Kentucky governor: Blame America’s moral crisis for school shootings, not guns
FRANKFORT, Kentucky, February 21, 2018 (LifeSiteNews) — Are guns to blame for school shootings, or is there a serious cultural problem in the United States?
Kentucky Governor Matt Bevin says it’s not the guns.
“We have a culture that is desensitized to death, that is desensitized to the value of life,” he told reporters, “and we celebrate death through our musical lyrics, we celebrate death through video games that literally reward you with extra points for going back and finishing people off.”
The governor blames the increasingly graphic and realistic depictions of violence in video games, music lyrics, movies and television shows for removing the sense of right and wrong from children’s minds.
“We need to have a frank and honest dialogue about the cultural reasons for young people killing young people,” he said. “It’s not the gun because they could just as easily run kids over while they’re waiting in line to get on the school bus.”
“What is the mindset that’s causing young people to kill other young people? That’s what needs to be addressed.”
Bevin described how, when he was a youngster, teens brought their guns to school to show their friends, sometimes leaving them in unlocked trucks, sometimes storing them in lockers.
“Nobody even thought about shooting the other people with them. So it’s not a gun problem,” he averred.
Bevin warned against a knee-jerk response to add “this rule or that law” against gun ownership. Instead, he wants a conversation about what is shaping the characters of America’s young people.
“Let’s start an honest conversation about what is or is not appropriate to be infusing into our young people,” he said. “I’m a big believer in the Constitution, the First Amendment, and the right to free speech. But there are certain things that are so graphic as (they relate) to violence, and things that are so pornographic as well …”
“We allow (them) a pass under the guise of free speech, which they arguably are. But there is zero redemptive value, there is zero upside to any of this being in the public domain, let alone in the minds and hands and homes of our young people.”
The governor also pointed to the use of psychiatric drugs as a “catalyst” to school shootings.
“There will never be a solution for keeping evil in a box, but we can be a lot smarter by talking about the societal impact of encouraging certain behaviors that have absolutely no upside for America,” he said.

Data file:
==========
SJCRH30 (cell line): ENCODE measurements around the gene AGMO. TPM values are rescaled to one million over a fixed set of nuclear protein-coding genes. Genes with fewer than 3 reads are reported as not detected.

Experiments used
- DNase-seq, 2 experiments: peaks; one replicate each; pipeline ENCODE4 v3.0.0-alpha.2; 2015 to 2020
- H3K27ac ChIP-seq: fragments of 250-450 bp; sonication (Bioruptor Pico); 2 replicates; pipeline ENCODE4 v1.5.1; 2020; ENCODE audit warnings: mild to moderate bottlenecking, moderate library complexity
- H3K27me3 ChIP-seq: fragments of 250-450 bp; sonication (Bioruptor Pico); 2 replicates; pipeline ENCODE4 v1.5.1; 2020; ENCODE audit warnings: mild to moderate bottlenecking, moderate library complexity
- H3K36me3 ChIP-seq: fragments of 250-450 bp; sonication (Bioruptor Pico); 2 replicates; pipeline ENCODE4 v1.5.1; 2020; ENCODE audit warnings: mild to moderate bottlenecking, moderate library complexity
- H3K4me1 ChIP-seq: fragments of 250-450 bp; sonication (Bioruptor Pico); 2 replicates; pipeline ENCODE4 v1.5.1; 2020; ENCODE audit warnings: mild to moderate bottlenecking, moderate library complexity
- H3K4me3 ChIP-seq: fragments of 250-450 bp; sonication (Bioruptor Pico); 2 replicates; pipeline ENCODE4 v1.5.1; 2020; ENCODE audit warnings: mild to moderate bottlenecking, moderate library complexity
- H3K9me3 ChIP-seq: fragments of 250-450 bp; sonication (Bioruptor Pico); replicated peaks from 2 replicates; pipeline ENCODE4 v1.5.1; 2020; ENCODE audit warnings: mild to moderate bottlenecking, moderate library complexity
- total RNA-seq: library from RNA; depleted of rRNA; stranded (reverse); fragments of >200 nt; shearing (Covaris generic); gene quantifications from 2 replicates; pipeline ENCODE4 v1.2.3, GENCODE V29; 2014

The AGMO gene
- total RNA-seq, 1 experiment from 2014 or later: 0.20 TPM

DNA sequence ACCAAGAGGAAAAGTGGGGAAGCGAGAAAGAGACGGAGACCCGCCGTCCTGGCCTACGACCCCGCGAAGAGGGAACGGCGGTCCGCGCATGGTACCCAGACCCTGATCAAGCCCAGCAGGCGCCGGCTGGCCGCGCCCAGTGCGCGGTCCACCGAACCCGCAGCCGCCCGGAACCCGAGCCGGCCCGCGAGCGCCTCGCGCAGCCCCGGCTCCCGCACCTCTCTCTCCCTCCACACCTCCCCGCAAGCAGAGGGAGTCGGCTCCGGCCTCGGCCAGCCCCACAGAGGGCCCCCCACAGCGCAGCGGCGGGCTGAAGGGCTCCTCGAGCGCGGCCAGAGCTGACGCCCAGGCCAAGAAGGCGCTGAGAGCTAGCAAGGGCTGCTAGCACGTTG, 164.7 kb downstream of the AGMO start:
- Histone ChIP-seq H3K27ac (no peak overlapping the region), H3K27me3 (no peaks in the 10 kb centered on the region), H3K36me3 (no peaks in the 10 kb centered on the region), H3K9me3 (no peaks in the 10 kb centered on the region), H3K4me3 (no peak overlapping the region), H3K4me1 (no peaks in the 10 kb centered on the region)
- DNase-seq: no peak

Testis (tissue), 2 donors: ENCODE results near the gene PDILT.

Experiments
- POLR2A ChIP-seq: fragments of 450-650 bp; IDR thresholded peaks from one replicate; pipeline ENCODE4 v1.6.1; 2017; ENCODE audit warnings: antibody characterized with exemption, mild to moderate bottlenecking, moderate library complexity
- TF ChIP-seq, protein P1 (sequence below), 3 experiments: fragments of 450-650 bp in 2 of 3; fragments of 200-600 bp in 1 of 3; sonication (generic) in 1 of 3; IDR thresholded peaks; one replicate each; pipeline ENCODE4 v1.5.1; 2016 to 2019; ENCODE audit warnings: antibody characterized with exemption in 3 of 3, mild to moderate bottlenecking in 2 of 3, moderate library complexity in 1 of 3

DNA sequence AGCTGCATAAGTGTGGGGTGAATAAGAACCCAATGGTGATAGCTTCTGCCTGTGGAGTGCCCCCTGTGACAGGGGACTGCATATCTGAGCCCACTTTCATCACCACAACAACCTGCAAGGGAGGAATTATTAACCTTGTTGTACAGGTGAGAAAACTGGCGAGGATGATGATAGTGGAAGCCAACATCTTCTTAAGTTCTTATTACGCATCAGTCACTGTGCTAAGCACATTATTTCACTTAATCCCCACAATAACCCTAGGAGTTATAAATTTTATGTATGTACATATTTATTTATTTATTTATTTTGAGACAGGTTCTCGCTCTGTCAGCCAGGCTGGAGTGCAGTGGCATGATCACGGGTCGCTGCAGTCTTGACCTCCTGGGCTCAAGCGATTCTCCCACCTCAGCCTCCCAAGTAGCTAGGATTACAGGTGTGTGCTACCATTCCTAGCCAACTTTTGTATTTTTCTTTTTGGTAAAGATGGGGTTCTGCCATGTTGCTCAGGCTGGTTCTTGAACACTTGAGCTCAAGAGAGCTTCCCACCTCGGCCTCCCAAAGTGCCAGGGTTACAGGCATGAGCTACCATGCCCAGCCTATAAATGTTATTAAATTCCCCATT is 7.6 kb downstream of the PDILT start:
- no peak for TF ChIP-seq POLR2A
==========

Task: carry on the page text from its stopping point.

On Fox News’ Tucker Carlson Show, Bevin added that Americans’ mores as a society have shifted to “the degree that (morals) are largely nonexistent.” While repeating the possibility that the consumption of graphic entertainment is “training” children in violence, the governor pointed to the phenomenon of broken homes. He also decried the “lionizing” of school shooters by the media, which could lead another troubled kid to think about getting their “15 minutes of fame.”
Instead of blaming guns, Bevin would like parents, teachers, pastors, and other community leaders to ask what they aren’t doing that was done when there were no school shootings.
In the earlier interview, Bevin told reporters that America had fewer guns per capita “100 and even 50 years ago.” However, according to the National Institute of Justice, “Per capita, the civilian gun stock has roughly doubled since 1968, from one gun per every two persons, to one gun per person.” At the same time, the number of households with guns was at its lowest in 35 years in 2016.
The gun control debate, never truly dormant, burst into the headlines once again last week when 17 people were shot and killed and 14 wounded at Marjory Stoneman Douglas High School in Parkland, Florida. The 19-year-old shooter, a former student at the school, was arrested soon afterward. He has been charged with 17 counts of premeditated murder.
Although school shootings are arguably a recent phenomenon (there were 28 in the 19th century), they are not unique to the United States. In the past 10 years, there have been school shootings in Canada, Mexico, Germany, Finland, Greece, Norway, Hungry, France, Estonia, Spain, Brazil, China, and Israel.